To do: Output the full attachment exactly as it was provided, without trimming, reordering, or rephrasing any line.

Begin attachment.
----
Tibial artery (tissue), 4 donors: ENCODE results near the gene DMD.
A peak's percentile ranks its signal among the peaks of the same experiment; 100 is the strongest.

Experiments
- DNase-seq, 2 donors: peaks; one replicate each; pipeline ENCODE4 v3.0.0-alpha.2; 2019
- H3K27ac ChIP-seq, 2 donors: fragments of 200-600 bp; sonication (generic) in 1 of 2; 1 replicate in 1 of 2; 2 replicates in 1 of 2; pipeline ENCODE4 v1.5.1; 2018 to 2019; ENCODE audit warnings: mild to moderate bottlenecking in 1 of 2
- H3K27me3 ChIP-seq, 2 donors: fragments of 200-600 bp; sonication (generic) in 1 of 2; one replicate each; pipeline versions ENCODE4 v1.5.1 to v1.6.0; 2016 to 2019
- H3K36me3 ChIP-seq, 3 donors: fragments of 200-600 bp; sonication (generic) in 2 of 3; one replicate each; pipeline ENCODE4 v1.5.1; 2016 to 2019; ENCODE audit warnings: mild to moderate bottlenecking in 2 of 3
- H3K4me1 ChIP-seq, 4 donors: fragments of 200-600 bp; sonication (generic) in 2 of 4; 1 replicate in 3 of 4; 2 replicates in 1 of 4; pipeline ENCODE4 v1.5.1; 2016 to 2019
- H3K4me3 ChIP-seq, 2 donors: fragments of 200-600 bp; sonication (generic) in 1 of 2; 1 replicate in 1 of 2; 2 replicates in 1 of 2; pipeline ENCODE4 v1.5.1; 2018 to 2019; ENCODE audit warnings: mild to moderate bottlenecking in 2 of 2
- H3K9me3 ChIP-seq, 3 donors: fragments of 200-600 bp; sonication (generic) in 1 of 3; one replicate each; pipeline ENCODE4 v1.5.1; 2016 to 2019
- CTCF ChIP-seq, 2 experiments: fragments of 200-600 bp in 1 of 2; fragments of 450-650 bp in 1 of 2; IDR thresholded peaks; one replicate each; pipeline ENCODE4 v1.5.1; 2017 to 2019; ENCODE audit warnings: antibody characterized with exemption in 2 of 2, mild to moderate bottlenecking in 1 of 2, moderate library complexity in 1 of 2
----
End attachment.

Tibial artery (tissue), 4 donors: ENCODE results near the gene DMD.
A peak's percentile ranks its signal among the peaks of the same experiment; 100 is the strongest.

Experiments
- DNase-seq, 2 donors: peaks; one replicate each; pipeline ENCODE4 v3.0.0-alpha.2; 2019
- H3K27ac ChIP-seq, 2 donors: fragments of 200-600 bp; sonication (generic) in 1 of 2; 1 replicate in 1 of 2; 2 replicates in 1 of 2; pipeline ENCODE4 v1.5.1; 2018 to 2019; ENCODE audit warnings: mild to moderate bottlenecking in 1 of 2
- H3K27me3 ChIP-seq, 2 donors: fragments of 200-600 bp; sonication (generic) in 1 of 2; one replicate each; pipeline versions ENCODE4 v1.5.1 to v1.6.0; 2016 to 2019
- H3K36me3 ChIP-seq, 3 donors: fragments of 200-600 bp; sonication (generic) in 2 of 3; one replicate each; pipeline ENCODE4 v1.5.1; 2016 to 2019; ENCODE audit warnings: mild to moderate bottlenecking in 2 of 3
- H3K4me1 ChIP-seq, 4 donors: fragments of 200-600 bp; sonication (generic) in 2 of 4; 1 replicate in 3 of 4; 2 replicates in 1 of 4; pipeline ENCODE4 v1.5.1; 2016 to 2019
- H3K4me3 ChIP-seq, 2 donors: fragments of 200-600 bp; sonication (generic) in 1 of 2; 1 replicate in 1 of 2; 2 replicates in 1 of 2; pipeline ENCODE4 v1.5.1; 2018 to 2019; ENCODE audit warnings: mild to moderate bottlenecking in 2 of 2
- H3K9me3 ChIP-seq, 3 donors: fragments of 200-600 bp; sonication (generic) in 1 of 3; one replicate each; pipeline ENCODE4 v1.5.1; 2016 to 2019
- CTCF ChIP-seq, 2 experiments: fragments of 200-600 bp in 1 of 2; fragments of 450-650 bp in 1 of 2; IDR thresholded peaks; one replicate each; pipeline ENCODE4 v1.5.1; 2017 to 2019; ENCODE audit warnings: antibody characterized with exemption in 2 of 2, mild to moderate bottlenecking in 1 of 2, moderate library complexity in 1 of 2